Three weeks in, and I’m still not sure if I have a better sense of The Book of Boba Fett than I did at the start of the series. This is a profoundly weird – and I don’t mean artistically daring – show that isn’t really sure what it is. I’m not really sure either, but I’ll do my best.
There are a few questions at the heart of this show that, if answered by the producers going in, would have made the show a much easier one to write about or, at the very least, enjoy. The first, and most important question is about what Boba Fett’s motivations are in becoming the daimyo of Mos Espa are. The Boba we saw pre-Mandalorian was a bounty hunter who wanted to make money and had no qualms about doing terrible things to achieve that goal. This is a changed Boba, but we don’t really know why or how he changed. Did the Sarlac pit excrete some sort of morality into him? It isn’t even like the experience with the Tuskens can be credited with the change in him, as he came to them, more or less, a changed man.
But even if we can squint and believe that Boba is a changed man because ‘reasons,’ there’s nothing really clear about why he wants to be daimyo. If he wants money, he can be a bounty hunter again; we’ve seen how rich that can make someone based off of Din Djardin’s successes. This line of work, at least now, doesn’t appear to be much safer than being a bounty hunter, though I suppose you can look ahead and see that if he destroys his enemies, the mayor, and the other vying for his position, how it could be slightly more cushy. But his two predecessors were both killed in their palace, so its not like this is a job you ride out until retirement.
It’s also not like Jabba killed his dad or something (that would be Mace Windu) or that he felt that Jabba did his minions wrong and wants to save them. The reason he wants the power just seems to be because he thought he could take it without too much incident.
I was interested in this show, initially, because I was hoping that it would give Boba some more depth and motivation, but all it has done is make him even more unknowable and poorly written. There are good parts of this show, but so far, Boba’s characterization isn’t one of them.
2. Bad Motor Speeders, or Droidaphenia
In this episode, Boba hires a cyberpunk scooter gang to work for him, and they quickly show how inept they are at stopping a single speeder without taking out residences and businesses in Mos Espa. These characters are given only the briefest of introductions and motivations (notice a theme emerging?), and come to work for Boba because they’ve got no place else to go. But hey, they look cool-ish, and give Boba some scouts, which may lead to some interesting scenes.
3. It might’ve been cheaper to just get Stephen Root and Danny Trejo to do Cameos on the app
Let me be fair: Stephen Root and Danny Trejo are good in their roles here. Both do exactly what is asked of them, and do so better than a cheaper version of them would do without the budget to just go hire them, instead of looking for ‘Danny Trejo’ types on Backstage or whatever. I’m not sure if this is me being more jaded on Boba than I am on Mando, but these felt like lesser versions of bringing in Timothy Olyphant and Amy Sedaris. Again, that’s not on the actors themselves, but on the roles they’re being asked to play. These are cameos that are meant to have people sit up, point at the screen, and say “That’s Danny Trejo!” And cameos like that usually don’t work out very well.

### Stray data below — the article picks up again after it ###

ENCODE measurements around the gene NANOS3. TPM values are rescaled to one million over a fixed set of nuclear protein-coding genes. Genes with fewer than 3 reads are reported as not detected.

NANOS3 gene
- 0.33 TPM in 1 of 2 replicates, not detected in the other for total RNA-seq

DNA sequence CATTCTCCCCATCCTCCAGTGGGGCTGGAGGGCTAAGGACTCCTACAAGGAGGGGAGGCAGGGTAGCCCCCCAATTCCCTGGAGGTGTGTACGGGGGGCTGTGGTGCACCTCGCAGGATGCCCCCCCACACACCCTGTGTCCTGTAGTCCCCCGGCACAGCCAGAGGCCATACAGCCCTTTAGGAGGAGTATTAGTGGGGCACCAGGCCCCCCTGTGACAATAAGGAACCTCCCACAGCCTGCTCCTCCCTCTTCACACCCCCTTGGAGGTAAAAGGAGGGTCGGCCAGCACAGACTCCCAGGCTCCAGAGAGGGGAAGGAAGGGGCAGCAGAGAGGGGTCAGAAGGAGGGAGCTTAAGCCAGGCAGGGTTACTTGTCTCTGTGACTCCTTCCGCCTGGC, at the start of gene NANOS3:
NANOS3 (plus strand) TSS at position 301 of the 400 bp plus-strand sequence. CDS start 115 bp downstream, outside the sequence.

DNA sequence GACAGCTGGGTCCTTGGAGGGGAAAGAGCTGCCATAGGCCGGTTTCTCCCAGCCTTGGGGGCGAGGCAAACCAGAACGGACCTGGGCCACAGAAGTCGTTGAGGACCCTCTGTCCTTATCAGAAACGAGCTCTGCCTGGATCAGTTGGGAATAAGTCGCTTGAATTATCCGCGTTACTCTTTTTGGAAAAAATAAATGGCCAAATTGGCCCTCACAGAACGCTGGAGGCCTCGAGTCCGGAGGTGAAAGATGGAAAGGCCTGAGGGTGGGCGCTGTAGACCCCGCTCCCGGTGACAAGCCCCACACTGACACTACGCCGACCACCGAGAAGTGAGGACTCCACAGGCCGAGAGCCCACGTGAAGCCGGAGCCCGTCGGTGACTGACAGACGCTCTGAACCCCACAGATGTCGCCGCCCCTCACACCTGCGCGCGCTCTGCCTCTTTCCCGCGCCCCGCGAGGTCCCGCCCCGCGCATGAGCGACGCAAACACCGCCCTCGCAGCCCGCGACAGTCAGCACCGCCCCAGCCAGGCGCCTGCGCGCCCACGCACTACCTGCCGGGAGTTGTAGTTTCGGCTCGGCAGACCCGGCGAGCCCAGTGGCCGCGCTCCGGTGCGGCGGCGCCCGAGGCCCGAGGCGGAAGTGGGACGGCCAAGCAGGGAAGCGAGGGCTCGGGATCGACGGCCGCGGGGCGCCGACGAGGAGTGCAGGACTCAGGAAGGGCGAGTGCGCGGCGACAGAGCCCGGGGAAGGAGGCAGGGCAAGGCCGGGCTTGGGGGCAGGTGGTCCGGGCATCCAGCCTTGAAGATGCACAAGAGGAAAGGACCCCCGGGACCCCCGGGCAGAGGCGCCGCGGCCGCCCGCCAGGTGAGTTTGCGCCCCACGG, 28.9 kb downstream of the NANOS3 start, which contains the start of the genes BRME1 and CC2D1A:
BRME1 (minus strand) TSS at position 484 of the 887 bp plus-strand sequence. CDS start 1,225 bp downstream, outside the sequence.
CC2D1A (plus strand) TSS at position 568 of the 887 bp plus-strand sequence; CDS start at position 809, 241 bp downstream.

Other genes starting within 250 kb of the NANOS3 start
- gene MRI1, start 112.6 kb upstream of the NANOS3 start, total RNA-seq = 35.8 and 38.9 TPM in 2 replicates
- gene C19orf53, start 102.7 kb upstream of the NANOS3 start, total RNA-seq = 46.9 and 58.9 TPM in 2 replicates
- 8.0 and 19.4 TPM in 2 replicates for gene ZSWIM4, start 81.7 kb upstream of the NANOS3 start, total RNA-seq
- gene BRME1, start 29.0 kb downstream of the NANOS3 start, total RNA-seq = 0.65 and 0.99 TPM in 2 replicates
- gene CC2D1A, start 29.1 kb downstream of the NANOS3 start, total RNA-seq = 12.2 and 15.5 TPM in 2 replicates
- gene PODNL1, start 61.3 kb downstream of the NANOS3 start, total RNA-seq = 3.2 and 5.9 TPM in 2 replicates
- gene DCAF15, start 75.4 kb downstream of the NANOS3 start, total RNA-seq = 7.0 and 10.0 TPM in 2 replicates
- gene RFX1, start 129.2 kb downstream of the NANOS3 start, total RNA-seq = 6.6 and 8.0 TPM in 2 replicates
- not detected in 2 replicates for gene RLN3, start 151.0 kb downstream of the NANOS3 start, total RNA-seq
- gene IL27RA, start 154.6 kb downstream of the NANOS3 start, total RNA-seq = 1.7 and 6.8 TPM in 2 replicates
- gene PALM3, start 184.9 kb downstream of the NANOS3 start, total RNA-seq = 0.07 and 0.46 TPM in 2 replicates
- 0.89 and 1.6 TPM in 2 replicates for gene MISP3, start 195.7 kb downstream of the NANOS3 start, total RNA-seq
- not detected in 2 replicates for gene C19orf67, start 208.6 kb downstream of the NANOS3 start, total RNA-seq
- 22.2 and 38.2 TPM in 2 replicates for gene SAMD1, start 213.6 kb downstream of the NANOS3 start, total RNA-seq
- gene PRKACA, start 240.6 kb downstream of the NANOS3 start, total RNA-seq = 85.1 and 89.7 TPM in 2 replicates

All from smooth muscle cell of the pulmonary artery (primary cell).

4. Pike Check
The best thing that this episode did was establish the Pikes as the big bads of season, as it gives the series a little more shape and gives Boba some motivation (that word keeps emerging) going forward, since there’s so little of it elsewhere. By strongly suggesting that the Pikes are the ones who killed Boba’s pack of Tuskens, and after the train sequence from last week, there is actual conflict here. While the Pikes are not exactly the most fleshed out characters just yet, there’s a little time for that. Plus, the Pike Syndicate is a familiar name in hardcore Star Wars circles, so there’s lots to draw from that the average viewer may not be super familiar with.Continued below
5. I recognize that these are fighting words
As I was watching this episode, one thought could not be dislodged from my brain: The Book of Boba Fet is to The Mandalorian as the Prequels are to the Original Trilogy. The series feels more akin to the Prequels than anything else Star Wars has ever done – including The Clone Wars, but it really feels like that in relation to The Mandalorian. In both seasons ofMando, the first four or five episodes slowly introduced the folks who would make up Din’s crew for the rescue of Grogu. While Wookiee Black Krrsantan was let go, he’ll be back. Boba is learning to ride the Rancor. He has the scooter kids. Obviously, he has Fennec.
Both have flashbacks, but one used them very sparingly, and one is overly reliant on them (even if they are ‘paying off’ with the Pikes).Mando liked drawing from Star Wars‘ past, but Boba wants that nostalgia dopamine to hit far more frequently and far less elegantly.
I understand that it may seem like I’m picking on the show, but I assure you, I want to like this. I want this to be really good, to give Boba depth and continue the stellar Disney+ Star Wars TV experiment. But the reason that I eventually warmed up to the prequels was that I was able to give it some distance and appreciate it for what it was trying to do. I still can’t figure out what Boba is trying to do. Once I do, I hope to be able to enjoy it a little more than I currently am.